Mammon in London; or, The spy of the day

Front Cover
1823
0 Reviews
 

What people are saying - Write a review

We haven't found any reviews in the usual places.

Selected pages

Other editions - View all

Common terms and phrases

Popular passages

Page 264 - It has a strange quick jar upon the ear, That cocking of a pistol, when you know A moment more will bring the sight to bear Upon your person, twelve yards off, or so ; A gentlemanly distance, not too near, If you have got a former friend for foe ; But after being fired at once or twice, The ear becomes more Irish, and less nice.
Page 198 - The music, and the banquet, and the wine — The garlands, the rose odours, and the flowers — • The sparkling eyes, and flashing ornaments — The white arms and the raven hair — the braids And bracelets ; swanlike bosoms, and the necklace, L t An India in itself, yet dazzling not The eye like what it circled ; the thin robes, Floating like light clouds 'twixt our gaze and heaven...
Page 255 - You will ask what became of the seconds ? they were both killed upon the spot; but being only two servants, the one a butler, the other a cook, they were buried the same night ; and by the power of a little money properly applied, no farther inquiry was ever made about them.
Page 291 - ... deserted in a country where charity was unfashionable, and reduced to the very point of starving, I renounced my religion for bread, and became a brother of the mendicants of St. Francis. Under the sanctity of this habit, and from the example of the brotherhood, I led a life of profligacy and wantonness. But though my conscience was subdued, my tongue retained its freedom : for it was my misfortune one day, through ignorance of my company, to betray the secrets of a lady's confession to her own...
Page 142 - Apprehensions arise from several Changes they dread in the celestial Bodies. For Instance : That the Earth by the continual Approaches of the Sun towards it, must in Course of Time be absorbed or swallowed up. That the Face of the Sun will, by degrees, be encrusted with its own Effluvia, and give no more Light to the World. That the Earth very narrowly escaped a Brush from the Tail of the last Comet, which would have infallibly reduced it to Ashes ; and that the next, which they have calculated for...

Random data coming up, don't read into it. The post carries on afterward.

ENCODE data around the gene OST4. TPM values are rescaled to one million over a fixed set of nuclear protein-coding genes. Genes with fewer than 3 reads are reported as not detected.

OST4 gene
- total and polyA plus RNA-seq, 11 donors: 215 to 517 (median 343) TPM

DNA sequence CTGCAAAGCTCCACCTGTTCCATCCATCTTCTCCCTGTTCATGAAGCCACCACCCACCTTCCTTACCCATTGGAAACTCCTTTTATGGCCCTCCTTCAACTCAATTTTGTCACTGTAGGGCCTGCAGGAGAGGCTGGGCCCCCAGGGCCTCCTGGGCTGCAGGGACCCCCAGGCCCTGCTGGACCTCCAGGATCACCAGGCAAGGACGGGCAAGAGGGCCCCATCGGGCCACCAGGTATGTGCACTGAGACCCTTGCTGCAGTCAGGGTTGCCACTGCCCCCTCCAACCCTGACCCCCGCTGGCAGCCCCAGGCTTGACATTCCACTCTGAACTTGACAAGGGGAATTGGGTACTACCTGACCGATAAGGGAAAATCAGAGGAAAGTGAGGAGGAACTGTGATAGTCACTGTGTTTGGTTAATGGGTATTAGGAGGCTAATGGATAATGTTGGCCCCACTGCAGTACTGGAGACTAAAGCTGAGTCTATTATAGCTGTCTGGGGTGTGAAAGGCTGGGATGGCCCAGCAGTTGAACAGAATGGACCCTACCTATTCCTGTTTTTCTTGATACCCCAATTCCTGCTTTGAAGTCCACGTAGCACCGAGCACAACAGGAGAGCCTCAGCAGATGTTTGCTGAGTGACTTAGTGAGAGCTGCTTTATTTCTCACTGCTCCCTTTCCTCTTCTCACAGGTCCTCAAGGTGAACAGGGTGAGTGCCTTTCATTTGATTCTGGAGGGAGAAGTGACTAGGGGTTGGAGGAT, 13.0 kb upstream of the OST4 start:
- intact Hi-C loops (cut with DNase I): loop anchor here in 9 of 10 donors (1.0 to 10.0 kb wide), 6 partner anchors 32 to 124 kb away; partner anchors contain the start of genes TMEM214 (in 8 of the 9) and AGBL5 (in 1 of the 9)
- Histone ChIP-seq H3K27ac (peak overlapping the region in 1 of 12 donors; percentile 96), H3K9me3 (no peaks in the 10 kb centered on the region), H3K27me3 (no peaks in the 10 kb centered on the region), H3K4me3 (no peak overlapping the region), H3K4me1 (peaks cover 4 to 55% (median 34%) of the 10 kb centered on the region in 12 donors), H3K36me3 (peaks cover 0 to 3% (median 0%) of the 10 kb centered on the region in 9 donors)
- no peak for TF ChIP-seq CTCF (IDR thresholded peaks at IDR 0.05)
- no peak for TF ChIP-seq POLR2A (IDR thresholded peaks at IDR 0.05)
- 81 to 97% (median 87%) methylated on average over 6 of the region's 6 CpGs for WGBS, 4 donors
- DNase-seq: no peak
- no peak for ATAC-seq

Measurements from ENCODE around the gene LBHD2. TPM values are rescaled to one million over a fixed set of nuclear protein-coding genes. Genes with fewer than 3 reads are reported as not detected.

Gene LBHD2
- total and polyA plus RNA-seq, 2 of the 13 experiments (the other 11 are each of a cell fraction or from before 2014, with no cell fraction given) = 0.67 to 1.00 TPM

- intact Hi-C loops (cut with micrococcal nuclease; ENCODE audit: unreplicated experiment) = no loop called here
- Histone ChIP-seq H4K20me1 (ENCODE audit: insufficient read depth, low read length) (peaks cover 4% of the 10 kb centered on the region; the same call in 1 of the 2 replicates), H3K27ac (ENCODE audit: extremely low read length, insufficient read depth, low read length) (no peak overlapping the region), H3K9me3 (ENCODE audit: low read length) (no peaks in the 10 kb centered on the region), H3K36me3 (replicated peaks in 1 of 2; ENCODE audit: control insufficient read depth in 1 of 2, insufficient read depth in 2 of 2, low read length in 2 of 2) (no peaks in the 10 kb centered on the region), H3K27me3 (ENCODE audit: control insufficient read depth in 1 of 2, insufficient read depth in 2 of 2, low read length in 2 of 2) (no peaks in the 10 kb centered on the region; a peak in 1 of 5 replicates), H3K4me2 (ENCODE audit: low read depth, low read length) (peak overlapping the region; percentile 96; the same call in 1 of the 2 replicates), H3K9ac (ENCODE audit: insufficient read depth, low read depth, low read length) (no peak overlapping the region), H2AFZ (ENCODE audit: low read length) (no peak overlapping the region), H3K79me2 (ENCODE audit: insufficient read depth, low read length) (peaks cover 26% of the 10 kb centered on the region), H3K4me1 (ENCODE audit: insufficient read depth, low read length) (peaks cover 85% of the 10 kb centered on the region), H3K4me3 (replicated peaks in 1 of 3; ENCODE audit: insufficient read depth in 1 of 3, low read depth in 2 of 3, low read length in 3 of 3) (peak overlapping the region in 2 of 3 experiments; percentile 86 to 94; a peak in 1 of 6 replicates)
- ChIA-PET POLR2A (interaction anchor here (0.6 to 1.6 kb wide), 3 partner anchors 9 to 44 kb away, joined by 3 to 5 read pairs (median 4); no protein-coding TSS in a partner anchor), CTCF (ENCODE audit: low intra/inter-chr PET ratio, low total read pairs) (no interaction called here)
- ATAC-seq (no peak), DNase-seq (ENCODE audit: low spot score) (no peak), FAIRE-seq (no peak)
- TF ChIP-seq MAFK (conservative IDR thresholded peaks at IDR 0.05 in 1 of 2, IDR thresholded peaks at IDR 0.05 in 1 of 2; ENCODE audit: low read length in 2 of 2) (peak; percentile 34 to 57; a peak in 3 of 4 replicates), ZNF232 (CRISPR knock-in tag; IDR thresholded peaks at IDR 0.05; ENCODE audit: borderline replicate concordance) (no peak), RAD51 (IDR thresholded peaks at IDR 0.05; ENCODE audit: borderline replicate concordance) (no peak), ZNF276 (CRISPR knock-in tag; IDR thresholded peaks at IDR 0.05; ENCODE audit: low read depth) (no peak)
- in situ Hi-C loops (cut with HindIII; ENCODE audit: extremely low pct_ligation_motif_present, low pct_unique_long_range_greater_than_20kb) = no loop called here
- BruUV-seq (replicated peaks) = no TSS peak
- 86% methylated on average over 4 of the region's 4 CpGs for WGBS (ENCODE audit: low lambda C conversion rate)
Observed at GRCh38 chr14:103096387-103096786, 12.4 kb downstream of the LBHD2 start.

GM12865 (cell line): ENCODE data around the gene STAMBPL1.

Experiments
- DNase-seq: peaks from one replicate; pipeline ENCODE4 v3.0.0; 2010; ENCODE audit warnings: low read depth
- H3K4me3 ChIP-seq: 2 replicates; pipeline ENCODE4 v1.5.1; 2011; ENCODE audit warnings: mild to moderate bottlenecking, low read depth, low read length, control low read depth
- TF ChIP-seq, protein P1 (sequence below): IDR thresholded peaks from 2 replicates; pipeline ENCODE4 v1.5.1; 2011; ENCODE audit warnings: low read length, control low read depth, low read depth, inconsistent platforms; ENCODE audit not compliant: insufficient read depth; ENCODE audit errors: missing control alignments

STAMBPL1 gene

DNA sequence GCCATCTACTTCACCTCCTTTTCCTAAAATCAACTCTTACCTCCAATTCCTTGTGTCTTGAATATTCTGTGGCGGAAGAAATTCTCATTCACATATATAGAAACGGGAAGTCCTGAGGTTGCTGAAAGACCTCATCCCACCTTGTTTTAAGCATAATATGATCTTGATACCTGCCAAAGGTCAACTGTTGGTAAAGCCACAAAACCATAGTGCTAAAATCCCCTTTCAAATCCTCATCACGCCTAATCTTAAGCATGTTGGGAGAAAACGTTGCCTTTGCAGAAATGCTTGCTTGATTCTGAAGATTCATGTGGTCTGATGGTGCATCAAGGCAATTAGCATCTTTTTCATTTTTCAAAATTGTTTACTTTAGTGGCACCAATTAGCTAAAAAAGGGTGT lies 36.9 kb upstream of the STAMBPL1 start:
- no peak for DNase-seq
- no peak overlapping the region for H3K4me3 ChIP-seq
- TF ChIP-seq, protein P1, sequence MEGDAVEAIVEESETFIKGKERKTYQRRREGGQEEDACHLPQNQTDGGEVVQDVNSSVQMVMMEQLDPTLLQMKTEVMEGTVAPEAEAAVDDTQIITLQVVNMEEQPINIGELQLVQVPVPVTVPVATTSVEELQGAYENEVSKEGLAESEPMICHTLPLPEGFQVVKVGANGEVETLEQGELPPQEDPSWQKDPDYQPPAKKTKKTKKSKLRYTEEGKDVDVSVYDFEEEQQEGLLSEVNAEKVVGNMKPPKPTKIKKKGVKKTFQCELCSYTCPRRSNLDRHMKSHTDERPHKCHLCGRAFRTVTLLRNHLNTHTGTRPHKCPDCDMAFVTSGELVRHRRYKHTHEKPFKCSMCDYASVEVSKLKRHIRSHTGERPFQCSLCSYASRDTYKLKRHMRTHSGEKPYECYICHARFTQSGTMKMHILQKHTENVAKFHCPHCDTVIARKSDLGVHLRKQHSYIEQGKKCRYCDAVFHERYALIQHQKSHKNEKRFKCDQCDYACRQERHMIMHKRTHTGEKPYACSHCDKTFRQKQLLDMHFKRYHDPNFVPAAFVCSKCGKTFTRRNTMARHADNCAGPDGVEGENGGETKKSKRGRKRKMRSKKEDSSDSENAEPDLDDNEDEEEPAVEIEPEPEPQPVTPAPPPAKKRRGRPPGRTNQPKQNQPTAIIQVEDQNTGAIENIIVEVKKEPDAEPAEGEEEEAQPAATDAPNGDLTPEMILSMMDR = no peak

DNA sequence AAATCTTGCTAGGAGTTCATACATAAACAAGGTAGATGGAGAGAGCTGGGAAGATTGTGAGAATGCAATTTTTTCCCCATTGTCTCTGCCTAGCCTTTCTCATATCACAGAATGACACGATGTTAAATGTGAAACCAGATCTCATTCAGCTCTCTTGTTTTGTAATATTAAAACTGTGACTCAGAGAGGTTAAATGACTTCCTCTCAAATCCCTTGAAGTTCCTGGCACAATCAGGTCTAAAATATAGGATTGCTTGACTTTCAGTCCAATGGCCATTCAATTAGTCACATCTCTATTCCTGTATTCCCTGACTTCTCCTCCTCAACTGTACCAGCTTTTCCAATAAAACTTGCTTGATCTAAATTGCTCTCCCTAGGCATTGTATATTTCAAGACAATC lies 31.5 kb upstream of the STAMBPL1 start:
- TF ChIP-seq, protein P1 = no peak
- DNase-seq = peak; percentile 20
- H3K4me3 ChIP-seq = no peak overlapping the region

Page 147 - This inconveniency suggested to the ancients the invention of cryptography and steganography, or a mysterious and unintelligible way of writing, by the help of which none but the corresponding parties who had the key could decipher the matter. But human industry soon refined upon this too ; the art of deciphering was discovered, and the skill of the decipherer baffled all the labour of the cipherer. The secrecy of all literary correspondence became precarious, and neither business nor love could...
Page 115 - ... to bring me intelligence of what was doing at home. He returned in a short time, and with the greatest seeming concern in his countenance told me, that he had learnt from one of the servants that the family had supped at home ; that they were exasperated against me beyond forgiveness ; that they concluded me undone : and that they had sworn never to admit me into their doors again. ' I was quite thunderstruck at this intelligence, and accused the wretch who brought it me as the vilest of men.
Page 117 - I wish for ever to forget ?) by a thousand stratagems on his side, and by fatal inclination on my own, irrecoverably undid me. ' From that very day his affections began to cool : and (will it be believed when I tell it ?) he grew in a very little time to hate me to that degree, that in order to get rid of me, and to make our...
Page 78 - Upon asking how he had been taught the art of a cognoscente so very suddenly, he assured me that nothing was more easy. The whole secret consisted in a strict adherence to two rules : the one, always to observe the picture might have been better if the painter had taken more pains ; and the other to praise the works of Pietro Perugino. But...
Page 288 - ... desire to communicate. At twelve years old I discovered the frailty of a maiden aunt, and brought the curate of the parish into disgrace. A young lady of uncommon discretion, who boarded in the family, was so delighted with the story, that she made me a party in all her visits, to give me new occasions of relating it ; but happening one evening to steal a little abruptly upon the retirement of this lady, I discovered her in the prettiest familiarity imaginable with the harlequin of a strolling...

Bibliographic information